Why Organic?

Organic (and Biodynamic) farms are productive natural growing systems that produce high quality, tasty and highly nutritious foods without the use of synthetic fertilizers and pesticides and we are therefore free of toxic residues. There are many reasons to grow and consume Organic foods but it comes down to three essential facts: the food is better for you; it tastes better and the way it is grown is better for the farmer, farm animals and for the environment.

Why Certified Organic?

Organic Certification is a globally consistent and verifiable system of common standards and traceability. It is your guarantee that the claim the product is grown to Organic standards is genuine and traceable. Certification is overseen in Australia by our national export standards body AQIS. In the USA Organic Certification is operated by the US Department of Agriculture and globally by an organisation called IFOAM (International Federation of Organic Agriculture Movements) which is operates under the auspices of the UN.

We all know that the food choices we make have a direct effect on our bodies and our health. Our food choices also have a direct effect on the health of our environment and on those who grow and harvest what we eat. That is why food produced by Organic or Biodynamic methods is the best choice for everyone and for the planet.

Modern Organic and Biodynamic farming is based on practices and principles that were first defined and developed in the 1920’s and 30’s but are based on thousands of years of knowledge and experience. Whilst integrating 21st century science, modern machinery and technology with traditional practices, first and foremost to nurture the living soil and work with, not against nature. In this article when we use the term Organic we are also including Biodynamics, although they are related these two growing systems also have some important differences. 

We were young children in 1962 when Rachel Carson’s famous book “Silent Spring” came out, alerting the whole world to the dangers and problems of persistent pesticides from the family of poisons known as “Organo-Chlorines” such as DDT, Dieldrin and Lindane. Reading her prescient classic was one of the foundations of our interest in producing food without using any synthetic pesticides. Today we face another and harrowingly similar global-scale poisoning from a number of widely used yet dangerously persistent and highly toxic chemicals, including pollinator-and-soil-damaging “noenicitinoid” insecticides, broad spectrum fungicides and Herbicides based on Glyphosate.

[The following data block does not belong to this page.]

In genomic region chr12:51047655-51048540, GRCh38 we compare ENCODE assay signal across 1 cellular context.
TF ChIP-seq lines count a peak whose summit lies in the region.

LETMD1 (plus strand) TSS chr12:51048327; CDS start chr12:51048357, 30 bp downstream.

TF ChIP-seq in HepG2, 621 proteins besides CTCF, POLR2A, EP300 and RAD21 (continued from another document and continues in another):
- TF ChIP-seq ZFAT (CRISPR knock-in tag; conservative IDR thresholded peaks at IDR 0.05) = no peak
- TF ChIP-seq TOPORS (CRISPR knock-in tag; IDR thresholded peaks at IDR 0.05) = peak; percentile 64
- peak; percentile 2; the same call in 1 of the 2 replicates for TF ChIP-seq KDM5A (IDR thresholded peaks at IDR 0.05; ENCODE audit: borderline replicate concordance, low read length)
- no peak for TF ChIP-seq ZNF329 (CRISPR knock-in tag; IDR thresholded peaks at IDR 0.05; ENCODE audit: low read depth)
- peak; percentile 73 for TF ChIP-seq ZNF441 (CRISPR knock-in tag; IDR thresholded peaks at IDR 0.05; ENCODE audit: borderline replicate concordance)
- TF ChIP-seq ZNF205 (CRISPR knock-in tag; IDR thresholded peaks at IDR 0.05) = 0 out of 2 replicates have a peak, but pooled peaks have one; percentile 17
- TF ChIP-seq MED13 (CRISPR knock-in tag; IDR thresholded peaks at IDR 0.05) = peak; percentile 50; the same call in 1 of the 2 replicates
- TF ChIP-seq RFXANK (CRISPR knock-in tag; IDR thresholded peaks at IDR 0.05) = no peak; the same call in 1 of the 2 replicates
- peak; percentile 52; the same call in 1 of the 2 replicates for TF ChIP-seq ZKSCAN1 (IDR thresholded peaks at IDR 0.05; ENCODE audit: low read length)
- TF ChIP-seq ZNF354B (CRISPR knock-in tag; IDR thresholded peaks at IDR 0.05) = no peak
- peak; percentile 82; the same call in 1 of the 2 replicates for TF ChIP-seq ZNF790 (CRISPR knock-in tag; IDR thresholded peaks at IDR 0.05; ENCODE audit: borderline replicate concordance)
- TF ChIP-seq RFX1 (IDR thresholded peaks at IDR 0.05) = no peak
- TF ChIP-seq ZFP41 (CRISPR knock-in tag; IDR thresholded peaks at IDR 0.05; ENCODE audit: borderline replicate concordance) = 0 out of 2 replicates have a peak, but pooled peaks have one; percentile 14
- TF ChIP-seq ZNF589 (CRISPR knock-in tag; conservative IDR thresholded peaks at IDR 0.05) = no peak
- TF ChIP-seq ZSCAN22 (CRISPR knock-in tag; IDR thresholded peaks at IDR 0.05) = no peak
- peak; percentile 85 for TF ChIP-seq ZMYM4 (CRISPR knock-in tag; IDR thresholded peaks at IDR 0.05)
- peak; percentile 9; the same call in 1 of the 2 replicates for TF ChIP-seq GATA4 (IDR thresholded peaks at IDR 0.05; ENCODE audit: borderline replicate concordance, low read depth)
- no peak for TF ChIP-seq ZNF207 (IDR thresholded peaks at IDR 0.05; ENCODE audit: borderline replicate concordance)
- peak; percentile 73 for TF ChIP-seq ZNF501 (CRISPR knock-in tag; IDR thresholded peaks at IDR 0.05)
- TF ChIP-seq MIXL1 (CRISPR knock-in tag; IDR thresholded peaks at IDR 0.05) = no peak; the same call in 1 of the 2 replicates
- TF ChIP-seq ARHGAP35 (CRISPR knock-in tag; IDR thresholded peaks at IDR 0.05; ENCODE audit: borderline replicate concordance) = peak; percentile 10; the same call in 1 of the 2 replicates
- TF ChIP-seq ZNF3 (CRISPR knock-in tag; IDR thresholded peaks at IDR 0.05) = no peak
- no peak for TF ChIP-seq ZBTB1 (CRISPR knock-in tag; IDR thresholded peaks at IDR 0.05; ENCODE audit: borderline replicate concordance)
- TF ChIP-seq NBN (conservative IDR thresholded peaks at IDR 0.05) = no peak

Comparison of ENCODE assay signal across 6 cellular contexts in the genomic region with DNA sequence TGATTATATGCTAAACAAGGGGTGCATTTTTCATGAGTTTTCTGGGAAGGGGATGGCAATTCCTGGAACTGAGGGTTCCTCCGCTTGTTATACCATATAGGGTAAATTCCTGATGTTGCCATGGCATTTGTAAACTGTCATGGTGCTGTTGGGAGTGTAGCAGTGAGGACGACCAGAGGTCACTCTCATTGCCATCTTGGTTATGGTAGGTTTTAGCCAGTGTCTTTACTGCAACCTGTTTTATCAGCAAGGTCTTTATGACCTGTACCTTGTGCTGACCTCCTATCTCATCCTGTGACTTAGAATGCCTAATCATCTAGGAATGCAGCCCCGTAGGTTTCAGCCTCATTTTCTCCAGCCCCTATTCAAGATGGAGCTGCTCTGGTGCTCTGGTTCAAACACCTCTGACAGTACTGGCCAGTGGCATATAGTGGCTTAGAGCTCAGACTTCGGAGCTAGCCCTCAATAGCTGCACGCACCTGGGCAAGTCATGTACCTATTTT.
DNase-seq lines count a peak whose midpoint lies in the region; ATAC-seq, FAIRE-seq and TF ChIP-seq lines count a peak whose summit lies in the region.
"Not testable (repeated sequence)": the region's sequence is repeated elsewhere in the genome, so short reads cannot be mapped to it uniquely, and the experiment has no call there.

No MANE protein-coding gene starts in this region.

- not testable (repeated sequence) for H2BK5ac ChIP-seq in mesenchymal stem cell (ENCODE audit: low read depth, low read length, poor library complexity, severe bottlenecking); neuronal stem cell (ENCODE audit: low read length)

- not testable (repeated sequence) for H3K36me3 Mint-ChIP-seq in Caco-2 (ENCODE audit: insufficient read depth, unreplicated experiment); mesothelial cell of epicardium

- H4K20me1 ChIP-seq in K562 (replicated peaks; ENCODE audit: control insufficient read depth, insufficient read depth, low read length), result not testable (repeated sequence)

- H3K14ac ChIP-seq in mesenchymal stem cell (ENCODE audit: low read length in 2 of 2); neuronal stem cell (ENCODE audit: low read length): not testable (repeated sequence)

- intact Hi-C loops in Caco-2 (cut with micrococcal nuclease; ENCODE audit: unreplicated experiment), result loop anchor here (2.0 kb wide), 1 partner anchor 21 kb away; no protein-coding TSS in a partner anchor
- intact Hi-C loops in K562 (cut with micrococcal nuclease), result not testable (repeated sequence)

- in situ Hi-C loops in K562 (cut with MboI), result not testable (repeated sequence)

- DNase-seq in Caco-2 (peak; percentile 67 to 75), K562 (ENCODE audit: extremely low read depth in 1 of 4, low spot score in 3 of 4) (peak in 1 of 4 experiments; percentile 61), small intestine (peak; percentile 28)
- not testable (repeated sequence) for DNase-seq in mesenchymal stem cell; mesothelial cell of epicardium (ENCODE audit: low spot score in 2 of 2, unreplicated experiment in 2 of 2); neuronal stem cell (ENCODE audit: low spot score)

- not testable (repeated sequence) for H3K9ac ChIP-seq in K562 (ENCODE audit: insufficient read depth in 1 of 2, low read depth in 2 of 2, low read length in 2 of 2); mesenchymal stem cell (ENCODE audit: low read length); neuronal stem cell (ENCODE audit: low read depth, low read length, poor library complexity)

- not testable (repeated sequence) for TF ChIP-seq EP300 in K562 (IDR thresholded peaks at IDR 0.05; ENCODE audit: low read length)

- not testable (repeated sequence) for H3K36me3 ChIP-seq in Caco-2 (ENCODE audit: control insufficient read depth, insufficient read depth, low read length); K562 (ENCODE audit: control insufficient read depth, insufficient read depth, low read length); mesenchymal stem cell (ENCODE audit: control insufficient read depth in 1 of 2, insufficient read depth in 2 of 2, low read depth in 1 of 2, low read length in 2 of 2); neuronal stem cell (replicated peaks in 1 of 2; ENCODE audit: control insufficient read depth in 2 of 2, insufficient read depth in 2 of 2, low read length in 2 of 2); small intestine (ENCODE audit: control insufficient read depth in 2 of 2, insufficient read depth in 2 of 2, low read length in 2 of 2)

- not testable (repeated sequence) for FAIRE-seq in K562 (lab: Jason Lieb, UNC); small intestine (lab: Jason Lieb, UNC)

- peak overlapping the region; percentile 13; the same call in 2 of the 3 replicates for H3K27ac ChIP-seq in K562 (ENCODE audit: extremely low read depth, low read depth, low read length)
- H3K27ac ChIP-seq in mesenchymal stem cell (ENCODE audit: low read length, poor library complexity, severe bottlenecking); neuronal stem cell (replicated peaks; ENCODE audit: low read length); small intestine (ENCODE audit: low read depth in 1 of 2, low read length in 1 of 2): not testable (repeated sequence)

In many countries, including Australia, pesticide regulators have been under-resourced for decades whilst being allowed by governments to become captive to the interests of the chemical companies they are supposed to regulate.

It is an unfortunate fact that for at least the last 50 years we have seen the utter failure by nearly all governments and regulatory authorities globally to properly regulate the use and application of Agricultural and Veterinary chemicals in order to ensure human, animal and environmental safety. Overuse of pesticides is a global problem which we can all help solve every time we make the choice to grow or purchase Organic foods and other products.

There is nothing conventional about so-called “Conventional” farming. Modern industrial agriculture is in fact a relatively new invention. The mechanisation of farming really took off with the introduction of the combine harvester and artificial fertilizers around World War 1 and was spurred on by the development of synthetic pesticides and mass-produced affordable tractors around World War 2. Since then it has grown to become known as “Conventional” and the food production system that dominates much of our rural landscape. These new ways of growing have in much of our farmlands displaced the traditional smaller, more diverse farms. Traditional more labour intensive and natural growing systems have been replaced by ever larger, more highly mechanised farms growing large scale monoculture crops.

So-called “Conventional” growing systems include the application of synthetic pesticides which are destroying soil and insect biodiversity and reducing soil carbon with every crop. This is simply unsustainable.

Fossil fuel intensive industrialised farming systems are a major contributor to both global greenhouse gas emissions and the biodiversity crisis. Its practices and products damage the health of both people and all other living things.

There are many growers who have chosen to get off the fossil fuel dependant toxic chemical treadmill. These are our Organic, Biodynamic and Regenerative farmers. Australia is a world leader in the uptake of these nature-friendly and healthier ways of looking after the land and growing crops. 

Every time you choose the Organic, Biodynamic or Regeneratively Grown option you are contributing to the viability and growth of farming systems that will help heal rather than harm both the planet and your own body.

In later posts we will explain the difference between Organic, Biodynamic and Regenerative growing systems, pholosophy and practice.